As an ideal, the holistic affirmative action admissions program advanced by Texas, by the majority of voices within American higher education, has a certain humanistic beauty that is almost irresistible. At its best, the system mutes the stigma that has at times been attached to affirmative action, a stigma heavily emphasized by Justice Clarence Thomas in his writings on the issue, in which the subliminal message sent to the minority beneficiaries of race-conscious admissions is, "You really don’t deserve to be here on your own merit, but we are letting you in out of guilt and compassion for past wrongs done to those in your group, and the lingering effects of those wrongs." Holistic affirmative action admissions programs flip this, sending instead the positive message: "You do deserve to be here on your own merit, and that merit includes what your identity and experiences will bring to enrich the collective educational
experience for all on the campus, and in turn what that enriched experience will do for the ultimate betterment of society."
Nonetheless, today’s decision by the Supreme Court, which focuses on whether race-conscious admissions truly remain necessary, was presaged by the skeptical questions from a number of justices in oral argument in the case, suggesting that they may regard "critical mass” as really a "hypocritical mask." These skeptical justices repeatedly challenged Texas and its co-defenders of affirmative action to explain when a critical mass is achieved.
None of the advocates would supply a crisp answer. Donald Verrilli, the solicitor general for the administration of President Obama, gave it a noble try, eloquently defending the pursuit of critical mass with the argument that our national "strength comes from people of different races, different creeds, different cultures, uniting in a commitment to freedom, and to more a perfect union." To enrich the educational experience of students at American universities, to expose them to a variety of fellow students from diverse races, ethnic groups, religions, cultures, nations, or life experiences, there must be enough of each group in the mix to both make the cross-exposure meaningful. In turn, a critical mass of representation is required to ward off the damage to minority students that might ensue from the tokenism and isolation incident to small numbers.
The skeptics, however, seemed unmoved by the lofty articulation of the goal and unpersuaded by the logic of its execution. Again, much of what surfaced today in the Court’s formal opinion was presaged during the oral argument. Chief Justice John Roberts repeatedly asked how the Supreme Court could do its job of deciding whether the pursuit of a critical mass was constitutional if Texas refused to explain how it knew when it had achieved critical mass. Moreover, since Texas relied entirely on an applicant’s self-description of racial or ethnic identity, how did Texas even know what the identity of its enrolled students were? If an applicant is 1/8 Hispanic, Roberts asked, did Texas regard it as ethically permissible to check the box “Hispanic” on the application? What if the student was 1/32 Hispanic? Justice Scalia wanted to know if it was a classroom-by-classroom determination. In a deeply uncomfortable moment, Texas conceded that it did not need to prime the pump to enroll more students of Asian descent, as their numbers were already robust, a point that the skeptics saw as approaching a system of racial spoils. Justice Alito thus asked whether critical mass varied by ethnic group. Why, he asked, did Texas lump together all Asian Americans? Was Texas confident, he continued, that it had a critical mass of Filipino Americans? Cambodian Americans?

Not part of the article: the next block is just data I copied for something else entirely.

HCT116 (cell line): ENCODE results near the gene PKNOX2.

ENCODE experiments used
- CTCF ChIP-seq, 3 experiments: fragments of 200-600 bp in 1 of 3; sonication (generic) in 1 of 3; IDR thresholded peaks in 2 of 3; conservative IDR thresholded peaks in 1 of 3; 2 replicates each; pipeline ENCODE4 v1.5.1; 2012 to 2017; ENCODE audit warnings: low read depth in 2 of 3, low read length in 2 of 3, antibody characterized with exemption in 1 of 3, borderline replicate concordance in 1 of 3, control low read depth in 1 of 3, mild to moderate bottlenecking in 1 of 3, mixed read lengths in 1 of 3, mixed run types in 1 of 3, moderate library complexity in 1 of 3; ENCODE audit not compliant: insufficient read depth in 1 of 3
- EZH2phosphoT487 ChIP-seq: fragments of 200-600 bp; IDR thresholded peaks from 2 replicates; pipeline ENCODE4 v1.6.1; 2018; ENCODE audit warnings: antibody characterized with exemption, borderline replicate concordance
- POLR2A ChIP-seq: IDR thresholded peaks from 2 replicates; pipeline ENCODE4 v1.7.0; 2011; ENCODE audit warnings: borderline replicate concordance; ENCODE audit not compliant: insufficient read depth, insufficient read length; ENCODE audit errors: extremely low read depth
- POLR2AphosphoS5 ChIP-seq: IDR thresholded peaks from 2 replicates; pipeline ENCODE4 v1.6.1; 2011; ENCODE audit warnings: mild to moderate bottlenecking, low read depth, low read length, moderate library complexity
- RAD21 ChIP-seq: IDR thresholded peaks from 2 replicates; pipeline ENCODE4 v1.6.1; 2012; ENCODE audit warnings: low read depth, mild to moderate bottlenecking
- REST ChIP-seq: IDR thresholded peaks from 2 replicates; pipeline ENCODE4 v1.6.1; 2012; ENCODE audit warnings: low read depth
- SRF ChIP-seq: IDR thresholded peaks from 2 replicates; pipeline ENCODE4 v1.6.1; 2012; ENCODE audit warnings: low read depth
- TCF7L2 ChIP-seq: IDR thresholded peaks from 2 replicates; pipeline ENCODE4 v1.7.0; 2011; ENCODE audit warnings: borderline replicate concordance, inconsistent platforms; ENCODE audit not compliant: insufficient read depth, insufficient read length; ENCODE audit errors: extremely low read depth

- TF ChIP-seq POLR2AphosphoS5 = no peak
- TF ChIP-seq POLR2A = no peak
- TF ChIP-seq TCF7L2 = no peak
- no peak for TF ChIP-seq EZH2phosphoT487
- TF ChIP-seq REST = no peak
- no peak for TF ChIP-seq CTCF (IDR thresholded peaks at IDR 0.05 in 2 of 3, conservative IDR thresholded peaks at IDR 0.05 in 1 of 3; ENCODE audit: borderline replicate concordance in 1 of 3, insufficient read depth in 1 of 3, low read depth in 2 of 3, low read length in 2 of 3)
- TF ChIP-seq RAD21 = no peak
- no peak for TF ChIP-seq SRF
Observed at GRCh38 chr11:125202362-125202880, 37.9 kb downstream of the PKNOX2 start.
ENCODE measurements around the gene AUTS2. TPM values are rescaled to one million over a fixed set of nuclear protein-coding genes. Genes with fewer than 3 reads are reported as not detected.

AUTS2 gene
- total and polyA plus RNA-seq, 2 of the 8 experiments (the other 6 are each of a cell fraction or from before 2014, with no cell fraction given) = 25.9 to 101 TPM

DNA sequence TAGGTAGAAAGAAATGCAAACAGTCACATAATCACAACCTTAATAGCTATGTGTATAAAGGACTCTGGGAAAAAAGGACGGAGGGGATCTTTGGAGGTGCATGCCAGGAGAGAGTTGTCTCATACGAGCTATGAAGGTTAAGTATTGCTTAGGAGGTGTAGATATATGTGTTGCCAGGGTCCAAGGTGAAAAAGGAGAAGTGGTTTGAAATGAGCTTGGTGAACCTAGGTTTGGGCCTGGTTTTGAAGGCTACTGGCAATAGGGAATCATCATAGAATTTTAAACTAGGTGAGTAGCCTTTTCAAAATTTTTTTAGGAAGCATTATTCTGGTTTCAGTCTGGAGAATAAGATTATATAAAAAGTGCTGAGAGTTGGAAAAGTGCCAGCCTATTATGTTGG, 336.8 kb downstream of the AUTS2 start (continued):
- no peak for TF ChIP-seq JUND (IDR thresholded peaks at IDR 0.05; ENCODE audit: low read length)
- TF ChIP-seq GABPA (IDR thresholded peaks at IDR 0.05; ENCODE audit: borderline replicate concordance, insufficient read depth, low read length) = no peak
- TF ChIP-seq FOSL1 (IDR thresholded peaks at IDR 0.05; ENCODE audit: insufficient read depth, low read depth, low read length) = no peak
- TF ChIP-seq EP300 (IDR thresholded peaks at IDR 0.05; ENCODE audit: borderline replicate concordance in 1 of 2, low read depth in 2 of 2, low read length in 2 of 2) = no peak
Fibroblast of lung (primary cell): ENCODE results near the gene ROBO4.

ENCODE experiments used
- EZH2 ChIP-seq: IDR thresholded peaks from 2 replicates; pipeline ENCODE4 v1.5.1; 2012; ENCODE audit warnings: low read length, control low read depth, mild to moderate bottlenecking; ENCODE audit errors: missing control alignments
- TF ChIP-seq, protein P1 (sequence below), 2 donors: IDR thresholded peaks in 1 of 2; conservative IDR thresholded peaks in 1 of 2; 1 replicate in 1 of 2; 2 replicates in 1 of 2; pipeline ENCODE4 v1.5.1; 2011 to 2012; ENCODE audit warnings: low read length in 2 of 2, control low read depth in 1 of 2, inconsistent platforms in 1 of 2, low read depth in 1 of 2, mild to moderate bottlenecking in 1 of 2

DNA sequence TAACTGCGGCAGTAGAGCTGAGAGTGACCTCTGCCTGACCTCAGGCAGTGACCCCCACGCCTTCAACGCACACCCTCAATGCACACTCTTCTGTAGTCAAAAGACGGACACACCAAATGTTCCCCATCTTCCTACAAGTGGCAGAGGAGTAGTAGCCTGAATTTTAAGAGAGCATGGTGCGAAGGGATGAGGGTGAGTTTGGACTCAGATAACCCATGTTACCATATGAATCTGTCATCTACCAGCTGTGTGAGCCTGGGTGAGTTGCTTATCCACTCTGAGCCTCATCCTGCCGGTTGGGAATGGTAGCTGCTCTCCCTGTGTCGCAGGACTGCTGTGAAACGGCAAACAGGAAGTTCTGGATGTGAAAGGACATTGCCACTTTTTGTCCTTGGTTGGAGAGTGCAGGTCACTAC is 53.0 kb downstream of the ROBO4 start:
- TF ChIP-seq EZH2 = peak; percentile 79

What the skeptics seemed to be suggesting was that "mass" was indeed a "mask," a euphemism employed to avoid what has long been constitutionally forbidden, the simplistic use of race for race’s sake, a "mirror" conception of equal justice in which, in rough-and-ready terms, critical mass is not deemed achieved until the representation of minorities in institutions such as the University of Texas generally approximates their representation in the polity as a whole. Thus Justice Alito asked pointedly, whether the definition of critical mass in Texas would be different from the definition in neighboring New Mexico.
If the skeptics were troubled by meaning of critical mass, however, they were equally troubled by the meaning of holistic. And here, in many ways, the arguments cut more deeply. The ideal of holistic admissions has an impressive lineage. This was the approach advanced by Harvard University and other Ivy League institutions in the Bakke case. In Grutter, five Justices, led by Justice Sandra Day O’Connor, made the permissibility of holistic admissions the formal law of the land, though Justice O’Connor’s opinion ended with the suggestion that this might only be acceptable for another 25 years.
Despite the beautiful promise of these arguments, however, the skeptics clearly doubted that the universities really mean it, or really mean it the way they say they mean it. No one on the Supreme Court seemed doubtful of the potential benefits of a holistic approach to admissions that did not bringing race or ethnicity into the picture. The doubt was engendered by the suspicion that when universities include race and ethnicity, the holistic ideals become compromised and adulterated by other pressures within the rankings hierarchy of higher education, pressures that push universities toward efforts to get the right additional minority students and the right kind of those minority students. Why did Texas really augment the 10 percent system with its holistic race-conscious admissions program? Was it because it did not get enough minority students from the 10 percent regime, or was it because the students it got under the 10 percent program were not, in the eyes of Texas, good enough?